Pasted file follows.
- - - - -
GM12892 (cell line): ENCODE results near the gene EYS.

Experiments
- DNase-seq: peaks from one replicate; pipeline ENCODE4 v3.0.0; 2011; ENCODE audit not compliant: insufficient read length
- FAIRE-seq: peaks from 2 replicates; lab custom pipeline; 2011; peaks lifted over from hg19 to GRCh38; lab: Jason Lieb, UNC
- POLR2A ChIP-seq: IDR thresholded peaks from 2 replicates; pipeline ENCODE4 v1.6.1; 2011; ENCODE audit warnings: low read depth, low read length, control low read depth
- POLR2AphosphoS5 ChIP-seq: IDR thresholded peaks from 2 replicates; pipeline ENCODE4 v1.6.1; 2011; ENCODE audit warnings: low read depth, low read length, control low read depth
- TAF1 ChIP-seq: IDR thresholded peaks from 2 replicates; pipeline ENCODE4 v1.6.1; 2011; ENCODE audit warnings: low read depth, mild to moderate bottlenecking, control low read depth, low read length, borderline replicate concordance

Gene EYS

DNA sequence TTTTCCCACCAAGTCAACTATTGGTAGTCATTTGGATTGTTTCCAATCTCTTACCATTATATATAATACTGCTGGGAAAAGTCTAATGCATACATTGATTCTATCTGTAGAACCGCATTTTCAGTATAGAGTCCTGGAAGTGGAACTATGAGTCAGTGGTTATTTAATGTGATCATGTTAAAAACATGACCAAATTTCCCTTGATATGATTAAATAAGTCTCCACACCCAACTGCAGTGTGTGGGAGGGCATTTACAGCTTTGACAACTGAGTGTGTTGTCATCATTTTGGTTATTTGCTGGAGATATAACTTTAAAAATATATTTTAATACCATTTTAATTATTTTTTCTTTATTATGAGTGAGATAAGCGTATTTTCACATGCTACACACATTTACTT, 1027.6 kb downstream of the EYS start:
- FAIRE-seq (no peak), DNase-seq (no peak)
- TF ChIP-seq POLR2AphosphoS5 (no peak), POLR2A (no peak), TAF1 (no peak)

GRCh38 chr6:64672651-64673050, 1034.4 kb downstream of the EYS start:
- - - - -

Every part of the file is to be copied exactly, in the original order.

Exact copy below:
GM12892 (cell line): ENCODE results near the gene EYS.

Experiments
- DNase-seq: peaks from one replicate; pipeline ENCODE4 v3.0.0; 2011; ENCODE audit not compliant: insufficient read length
- FAIRE-seq: peaks from 2 replicates; lab custom pipeline; 2011; peaks lifted over from hg19 to GRCh38; lab: Jason Lieb, UNC
- POLR2A ChIP-seq: IDR thresholded peaks from 2 replicates; pipeline ENCODE4 v1.6.1; 2011; ENCODE audit warnings: low read depth, low read length, control low read depth
- POLR2AphosphoS5 ChIP-seq: IDR thresholded peaks from 2 replicates; pipeline ENCODE4 v1.6.1; 2011; ENCODE audit warnings: low read depth, low read length, control low read depth
- TAF1 ChIP-seq: IDR thresholded peaks from 2 replicates; pipeline ENCODE4 v1.6.1; 2011; ENCODE audit warnings: low read depth, mild to moderate bottlenecking, control low read depth, low read length, borderline replicate concordance

Gene EYS

DNA sequence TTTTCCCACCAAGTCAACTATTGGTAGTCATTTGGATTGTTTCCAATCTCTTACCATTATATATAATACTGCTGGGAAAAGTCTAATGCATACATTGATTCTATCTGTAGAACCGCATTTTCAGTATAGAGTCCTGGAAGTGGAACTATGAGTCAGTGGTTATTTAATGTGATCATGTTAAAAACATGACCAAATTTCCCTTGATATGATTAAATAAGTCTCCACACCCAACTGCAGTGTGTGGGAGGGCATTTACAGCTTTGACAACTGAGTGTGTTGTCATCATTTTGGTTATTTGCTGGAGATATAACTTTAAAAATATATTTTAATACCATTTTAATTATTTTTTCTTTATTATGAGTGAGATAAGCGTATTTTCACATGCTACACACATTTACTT, 1027.6 kb downstream of the EYS start:
- FAIRE-seq (no peak), DNase-seq (no peak)
- TF ChIP-seq POLR2AphosphoS5 (no peak), POLR2A (no peak), TAF1 (no peak)

GRCh38 chr6:64672651-64673050, 1034.4 kb downstream of the EYS start: